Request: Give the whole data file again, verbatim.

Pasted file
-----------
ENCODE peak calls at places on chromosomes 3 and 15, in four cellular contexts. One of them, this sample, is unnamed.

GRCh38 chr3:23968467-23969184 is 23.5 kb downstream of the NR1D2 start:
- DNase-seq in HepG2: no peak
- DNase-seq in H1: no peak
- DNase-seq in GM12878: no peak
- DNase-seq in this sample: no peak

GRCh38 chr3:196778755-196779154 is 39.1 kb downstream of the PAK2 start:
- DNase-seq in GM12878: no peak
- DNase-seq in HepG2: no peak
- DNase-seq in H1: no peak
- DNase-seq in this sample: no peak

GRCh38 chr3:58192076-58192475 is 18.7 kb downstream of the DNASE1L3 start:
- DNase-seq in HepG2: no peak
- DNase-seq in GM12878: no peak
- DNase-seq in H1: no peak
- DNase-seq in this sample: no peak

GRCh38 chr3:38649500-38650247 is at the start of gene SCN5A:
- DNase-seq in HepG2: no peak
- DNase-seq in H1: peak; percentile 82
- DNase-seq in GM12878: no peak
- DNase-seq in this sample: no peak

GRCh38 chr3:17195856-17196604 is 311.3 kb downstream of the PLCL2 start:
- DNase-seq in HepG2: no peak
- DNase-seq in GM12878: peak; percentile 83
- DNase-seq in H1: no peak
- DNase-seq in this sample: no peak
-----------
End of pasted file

ENCODE peak calls at places on chromosomes 3 and 15, in four cellular contexts. One of them, this sample, is unnamed.

GRCh38 chr3:23968467-23969184 is 23.5 kb downstream of the NR1D2 start:
- DNase-seq in HepG2: no peak
- DNase-seq in H1: no peak
- DNase-seq in GM12878: no peak
- DNase-seq in this sample: no peak

GRCh38 chr3:196778755-196779154 is 39.1 kb downstream of the PAK2 start:
- DNase-seq in GM12878: no peak
- DNase-seq in HepG2: no peak
- DNase-seq in H1: no peak
- DNase-seq in this sample: no peak

GRCh38 chr3:58192076-58192475 is 18.7 kb downstream of the DNASE1L3 start:
- DNase-seq in HepG2: no peak
- DNase-seq in GM12878: no peak
- DNase-seq in H1: no peak
- DNase-seq in this sample: no peak

GRCh38 chr3:38649500-38650247 is at the start of gene SCN5A:
- DNase-seq in HepG2: no peak
- DNase-seq in H1: peak; percentile 82
- DNase-seq in GM12878: no peak
- DNase-seq in this sample: no peak

GRCh38 chr3:17195856-17196604 is 311.3 kb downstream of the PLCL2 start:
- DNase-seq in HepG2: no peak
- DNase-seq in GM12878: peak; percentile 83
- DNase-seq in H1: no peak
- DNase-seq in this sample: no peak